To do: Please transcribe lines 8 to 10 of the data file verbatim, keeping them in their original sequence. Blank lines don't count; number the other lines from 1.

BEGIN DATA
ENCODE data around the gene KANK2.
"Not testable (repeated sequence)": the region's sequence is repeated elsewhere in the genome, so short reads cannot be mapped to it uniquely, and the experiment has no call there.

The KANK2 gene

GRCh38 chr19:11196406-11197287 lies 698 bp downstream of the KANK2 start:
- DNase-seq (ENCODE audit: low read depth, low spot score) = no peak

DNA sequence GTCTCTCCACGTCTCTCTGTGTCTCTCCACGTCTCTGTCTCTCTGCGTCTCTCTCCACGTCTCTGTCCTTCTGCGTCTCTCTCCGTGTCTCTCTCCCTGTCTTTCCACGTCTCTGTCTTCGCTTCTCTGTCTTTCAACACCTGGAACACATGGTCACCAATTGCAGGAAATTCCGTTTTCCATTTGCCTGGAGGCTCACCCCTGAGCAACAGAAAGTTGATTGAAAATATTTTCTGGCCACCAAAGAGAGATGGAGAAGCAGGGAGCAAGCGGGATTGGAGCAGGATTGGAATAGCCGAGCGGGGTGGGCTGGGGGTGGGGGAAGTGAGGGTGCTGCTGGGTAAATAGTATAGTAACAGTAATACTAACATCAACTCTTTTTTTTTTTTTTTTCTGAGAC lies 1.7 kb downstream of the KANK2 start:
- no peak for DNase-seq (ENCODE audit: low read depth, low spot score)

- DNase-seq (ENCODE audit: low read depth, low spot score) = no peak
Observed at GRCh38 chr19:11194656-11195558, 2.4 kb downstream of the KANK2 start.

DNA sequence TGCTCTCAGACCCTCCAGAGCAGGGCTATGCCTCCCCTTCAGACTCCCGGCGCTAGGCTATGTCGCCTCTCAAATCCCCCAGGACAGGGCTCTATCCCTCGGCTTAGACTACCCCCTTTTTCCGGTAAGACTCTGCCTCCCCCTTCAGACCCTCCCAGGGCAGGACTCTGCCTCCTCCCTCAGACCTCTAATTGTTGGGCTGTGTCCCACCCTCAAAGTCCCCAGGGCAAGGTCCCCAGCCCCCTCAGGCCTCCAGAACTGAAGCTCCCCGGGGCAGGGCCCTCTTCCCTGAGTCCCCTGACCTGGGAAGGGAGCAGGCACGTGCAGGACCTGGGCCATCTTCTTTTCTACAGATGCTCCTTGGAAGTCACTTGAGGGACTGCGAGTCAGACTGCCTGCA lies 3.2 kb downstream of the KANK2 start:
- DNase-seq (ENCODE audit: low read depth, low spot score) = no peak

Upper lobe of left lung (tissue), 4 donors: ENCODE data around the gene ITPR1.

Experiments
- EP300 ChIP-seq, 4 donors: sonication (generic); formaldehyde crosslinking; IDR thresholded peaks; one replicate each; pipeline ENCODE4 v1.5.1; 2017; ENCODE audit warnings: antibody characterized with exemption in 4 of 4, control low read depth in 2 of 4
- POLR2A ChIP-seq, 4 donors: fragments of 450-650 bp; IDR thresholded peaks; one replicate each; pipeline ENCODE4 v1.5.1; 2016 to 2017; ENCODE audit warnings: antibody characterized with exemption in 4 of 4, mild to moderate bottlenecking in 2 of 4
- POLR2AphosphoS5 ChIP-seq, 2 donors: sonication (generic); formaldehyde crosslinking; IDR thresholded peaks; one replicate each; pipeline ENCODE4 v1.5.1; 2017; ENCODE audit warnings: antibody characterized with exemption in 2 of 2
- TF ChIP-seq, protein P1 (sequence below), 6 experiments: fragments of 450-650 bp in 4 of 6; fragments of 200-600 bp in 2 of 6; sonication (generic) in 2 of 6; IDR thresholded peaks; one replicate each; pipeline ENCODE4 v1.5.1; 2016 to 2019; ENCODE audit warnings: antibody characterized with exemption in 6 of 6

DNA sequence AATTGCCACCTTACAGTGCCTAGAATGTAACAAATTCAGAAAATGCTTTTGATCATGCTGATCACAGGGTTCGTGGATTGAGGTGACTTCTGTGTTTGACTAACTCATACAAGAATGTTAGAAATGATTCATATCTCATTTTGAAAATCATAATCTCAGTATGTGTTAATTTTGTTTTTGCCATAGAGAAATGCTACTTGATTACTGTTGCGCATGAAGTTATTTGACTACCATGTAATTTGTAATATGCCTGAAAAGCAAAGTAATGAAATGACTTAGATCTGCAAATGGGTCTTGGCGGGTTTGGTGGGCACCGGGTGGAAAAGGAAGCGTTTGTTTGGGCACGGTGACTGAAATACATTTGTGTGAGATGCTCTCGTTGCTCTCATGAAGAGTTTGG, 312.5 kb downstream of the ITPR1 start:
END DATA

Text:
- DNase-seq (ENCODE audit: low read depth, low spot score) = no peak
Observed at GRCh38 chr19:11194656-11195558, 2.4 kb downstream of the KANK2 start.

DNA sequence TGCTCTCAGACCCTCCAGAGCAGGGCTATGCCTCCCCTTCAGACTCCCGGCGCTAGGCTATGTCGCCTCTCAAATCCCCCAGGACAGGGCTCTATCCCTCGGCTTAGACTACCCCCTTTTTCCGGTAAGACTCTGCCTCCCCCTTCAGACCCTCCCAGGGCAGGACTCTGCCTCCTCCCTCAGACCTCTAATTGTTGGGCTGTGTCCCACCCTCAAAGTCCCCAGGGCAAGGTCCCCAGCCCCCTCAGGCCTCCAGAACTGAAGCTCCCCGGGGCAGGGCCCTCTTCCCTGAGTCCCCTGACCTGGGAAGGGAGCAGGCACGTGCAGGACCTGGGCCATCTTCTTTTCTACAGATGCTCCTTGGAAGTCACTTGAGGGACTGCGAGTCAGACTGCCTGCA lies 3.2 kb downstream of the KANK2 start: